Learning how to manage your stress takes time, willpower, and dedication. Don’t be afraid of the perceived emotional load of doing so—it’s worth it. All you have to do is count.

3×3

The other day I watched a TEDx Talk from a counselor based in San Francisco. I’m not sure what else he spoke about in his 2017 talk because I was rather focused on the simple technique he demonstrated. It goes like this, (1) identify and name an object (don’t say it aloud, just say it in your mind). (2) After you do this, take one long, deep breath. (3) Repeat. That’s it! That’s the 3×3 Method. It takes 30 seconds. Super simple. If you’re super worked up, worried, or anxious, repeat it 2-3 more times.

Phil Boissiere's 2017 TEDx Talk in Naperville details the 3 x 3 method. "Name a physical object, take a deep breath, repeat."
Phil Boissiere’s TEDx Naperville Talk on YouTube

1, 2, 3, 4, 5

A few months back I was struggling with negative thoughts. I had downloaded the Happify app last year sometime, so I decided to try it out again to help me combat the thoughts. Happily harnesses the power of positive psychology by using savoring, meditation, mindfulness, gratitude, etc. to aid you. There’s a section within the app where you can read various articles and watch related videos. This is where I saw this one by motivational speaker, Jay Shetty. You can watch the video below, but I’ll summarize the important part.

Jay Shetty’s 1, 2, 3, 4, 5 technique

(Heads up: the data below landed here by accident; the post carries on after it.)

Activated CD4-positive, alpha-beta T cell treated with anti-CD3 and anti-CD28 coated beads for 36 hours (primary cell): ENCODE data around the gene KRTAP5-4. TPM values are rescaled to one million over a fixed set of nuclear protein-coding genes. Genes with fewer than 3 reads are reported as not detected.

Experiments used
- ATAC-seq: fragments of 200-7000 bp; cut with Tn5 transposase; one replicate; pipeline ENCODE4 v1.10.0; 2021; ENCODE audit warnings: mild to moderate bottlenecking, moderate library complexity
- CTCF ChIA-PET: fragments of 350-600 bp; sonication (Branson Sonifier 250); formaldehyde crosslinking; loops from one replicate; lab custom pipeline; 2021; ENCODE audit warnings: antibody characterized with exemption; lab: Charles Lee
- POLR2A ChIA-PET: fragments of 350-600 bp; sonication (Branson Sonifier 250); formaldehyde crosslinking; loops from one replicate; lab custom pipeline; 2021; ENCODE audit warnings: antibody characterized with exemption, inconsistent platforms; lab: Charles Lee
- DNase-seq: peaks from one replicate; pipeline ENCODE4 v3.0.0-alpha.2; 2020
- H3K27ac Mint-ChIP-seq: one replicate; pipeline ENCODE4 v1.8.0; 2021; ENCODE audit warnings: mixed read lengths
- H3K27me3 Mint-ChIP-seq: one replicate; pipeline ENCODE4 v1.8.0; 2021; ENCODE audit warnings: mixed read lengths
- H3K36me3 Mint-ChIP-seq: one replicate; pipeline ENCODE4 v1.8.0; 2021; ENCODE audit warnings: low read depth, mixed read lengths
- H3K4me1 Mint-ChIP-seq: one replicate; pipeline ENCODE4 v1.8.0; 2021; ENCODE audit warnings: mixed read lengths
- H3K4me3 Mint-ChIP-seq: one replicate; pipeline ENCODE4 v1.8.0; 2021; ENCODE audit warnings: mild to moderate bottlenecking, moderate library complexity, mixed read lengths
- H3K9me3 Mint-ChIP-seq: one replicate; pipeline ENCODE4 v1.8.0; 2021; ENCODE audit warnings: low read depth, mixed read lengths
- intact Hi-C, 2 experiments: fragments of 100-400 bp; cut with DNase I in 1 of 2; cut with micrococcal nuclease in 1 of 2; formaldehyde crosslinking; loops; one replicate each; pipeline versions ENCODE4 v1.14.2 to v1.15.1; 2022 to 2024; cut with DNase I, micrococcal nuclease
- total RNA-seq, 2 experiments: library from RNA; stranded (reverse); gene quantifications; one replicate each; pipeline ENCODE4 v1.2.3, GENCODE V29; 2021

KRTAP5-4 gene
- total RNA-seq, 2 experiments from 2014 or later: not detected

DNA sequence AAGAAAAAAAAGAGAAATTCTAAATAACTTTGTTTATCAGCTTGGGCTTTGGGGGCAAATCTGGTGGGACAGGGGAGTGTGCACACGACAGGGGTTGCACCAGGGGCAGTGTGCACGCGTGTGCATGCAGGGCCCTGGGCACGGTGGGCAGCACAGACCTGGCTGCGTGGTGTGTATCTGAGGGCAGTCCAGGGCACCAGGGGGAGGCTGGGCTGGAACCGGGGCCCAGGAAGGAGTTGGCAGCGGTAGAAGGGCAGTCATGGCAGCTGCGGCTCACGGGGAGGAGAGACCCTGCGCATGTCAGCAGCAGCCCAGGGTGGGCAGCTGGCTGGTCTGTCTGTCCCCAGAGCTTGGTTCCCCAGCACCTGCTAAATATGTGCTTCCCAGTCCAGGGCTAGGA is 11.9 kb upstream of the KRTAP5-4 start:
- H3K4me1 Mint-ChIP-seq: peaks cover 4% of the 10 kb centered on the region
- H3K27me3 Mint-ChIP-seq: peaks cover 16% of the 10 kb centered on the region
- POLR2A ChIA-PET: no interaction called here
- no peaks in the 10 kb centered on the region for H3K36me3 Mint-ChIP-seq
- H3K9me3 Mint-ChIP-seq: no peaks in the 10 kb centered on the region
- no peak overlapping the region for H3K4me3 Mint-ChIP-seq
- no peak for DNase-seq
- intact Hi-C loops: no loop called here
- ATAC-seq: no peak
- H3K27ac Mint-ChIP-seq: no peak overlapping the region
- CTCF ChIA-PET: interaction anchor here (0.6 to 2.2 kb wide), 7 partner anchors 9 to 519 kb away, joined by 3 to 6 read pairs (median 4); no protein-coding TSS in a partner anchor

In a nutshell, here’s how to use this method: just count down from 5 and use your senses.

  • 5 things you can see right now around you.
  • 4 things you can physically touch around you.
  • 3 things you can hear in this moment.
  • 2 things you can smell.
  • 1 thing you can taste.

*Bonus

I attended a training for educators on how to better work with children who have trauma earlier this year before Coronavirus ravaged the country. I’ve unfortunately lost my notes from that training, but I do remember one interesting the speaker mentioned that I’d like to share. She stated that when a posed with an external threat (sorry, I can’t remember if this animal is an opossum, raccoon, ferret, or armadillo) from a much larger animal, such as a bear, the smaller animal when lie on its back and kick its leg up in the air to exert pent up energy (cortisol, or energy) from the stress of encounter and beating the larger animal.

Why am I telling you this?

I thought it was not only interesting, but was curious why many humans don’t do something similar. By getting rid of that extra energy, which is often negative, we could lower our stress, but we don’t do that. We usually just hold it inside of us, then we don’t deal with. But we shouldn’t do that. We should do something physical that requires us to exert this excess energies and get us back to homeostasis. For example, we could do ballet, tennis, swim, take a walk, play an instrument, dance to some music, clean the house/apartment, take the stairs and run up/down them, or even clean the backyard or garage. Think of it as grounding yourself by being in the present moment. It’s essentially mindfulness.